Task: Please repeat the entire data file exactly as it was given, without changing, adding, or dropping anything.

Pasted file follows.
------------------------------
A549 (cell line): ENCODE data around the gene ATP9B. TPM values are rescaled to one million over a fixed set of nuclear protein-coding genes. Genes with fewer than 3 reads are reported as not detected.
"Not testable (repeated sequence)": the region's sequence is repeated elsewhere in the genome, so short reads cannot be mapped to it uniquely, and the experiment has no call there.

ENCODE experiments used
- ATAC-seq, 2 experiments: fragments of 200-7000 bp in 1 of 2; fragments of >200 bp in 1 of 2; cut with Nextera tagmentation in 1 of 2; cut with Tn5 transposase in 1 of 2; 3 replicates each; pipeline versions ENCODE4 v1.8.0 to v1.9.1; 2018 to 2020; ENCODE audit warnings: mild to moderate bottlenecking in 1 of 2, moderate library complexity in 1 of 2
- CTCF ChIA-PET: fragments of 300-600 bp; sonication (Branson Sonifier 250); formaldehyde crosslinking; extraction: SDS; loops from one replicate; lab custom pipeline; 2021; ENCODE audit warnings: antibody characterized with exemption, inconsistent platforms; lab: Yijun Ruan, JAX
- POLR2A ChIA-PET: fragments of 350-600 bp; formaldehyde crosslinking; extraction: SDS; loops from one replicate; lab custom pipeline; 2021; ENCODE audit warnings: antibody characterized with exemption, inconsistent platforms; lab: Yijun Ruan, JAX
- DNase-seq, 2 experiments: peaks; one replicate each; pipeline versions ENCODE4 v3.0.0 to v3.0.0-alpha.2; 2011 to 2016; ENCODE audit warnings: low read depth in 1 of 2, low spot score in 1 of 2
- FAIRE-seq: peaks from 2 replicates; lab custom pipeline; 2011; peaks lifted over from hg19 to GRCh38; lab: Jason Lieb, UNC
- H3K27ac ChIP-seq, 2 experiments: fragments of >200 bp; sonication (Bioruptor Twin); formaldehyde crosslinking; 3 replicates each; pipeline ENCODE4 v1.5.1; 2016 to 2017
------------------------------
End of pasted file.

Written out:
A549 (cell line): ENCODE data around the gene ATP9B. TPM values are rescaled to one million over a fixed set of nuclear protein-coding genes. Genes with fewer than 3 reads are reported as not detected.
"Not testable (repeated sequence)": the region's sequence is repeated elsewhere in the genome, so short reads cannot be mapped to it uniquely, and the experiment has no call there.

ENCODE experiments used
- ATAC-seq, 2 experiments: fragments of 200-7000 bp in 1 of 2; fragments of >200 bp in 1 of 2; cut with Nextera tagmentation in 1 of 2; cut with Tn5 transposase in 1 of 2; 3 replicates each; pipeline versions ENCODE4 v1.8.0 to v1.9.1; 2018 to 2020; ENCODE audit warnings: mild to moderate bottlenecking in 1 of 2, moderate library complexity in 1 of 2
- CTCF ChIA-PET: fragments of 300-600 bp; sonication (Branson Sonifier 250); formaldehyde crosslinking; extraction: SDS; loops from one replicate; lab custom pipeline; 2021; ENCODE audit warnings: antibody characterized with exemption, inconsistent platforms; lab: Yijun Ruan, JAX
- POLR2A ChIA-PET: fragments of 350-600 bp; formaldehyde crosslinking; extraction: SDS; loops from one replicate; lab custom pipeline; 2021; ENCODE audit warnings: antibody characterized with exemption, inconsistent platforms; lab: Yijun Ruan, JAX
- DNase-seq, 2 experiments: peaks; one replicate each; pipeline versions ENCODE4 v3.0.0 to v3.0.0-alpha.2; 2011 to 2016; ENCODE audit warnings: low read depth in 1 of 2, low spot score in 1 of 2
- FAIRE-seq: peaks from 2 replicates; lab custom pipeline; 2011; peaks lifted over from hg19 to GRCh38; lab: Jason Lieb, UNC
- H3K27ac ChIP-seq, 2 experiments: fragments of >200 bp; sonication (Bioruptor Twin); formaldehyde crosslinking; 3 replicates each; pipeline ENCODE4 v1.5.1; 2016 to 2017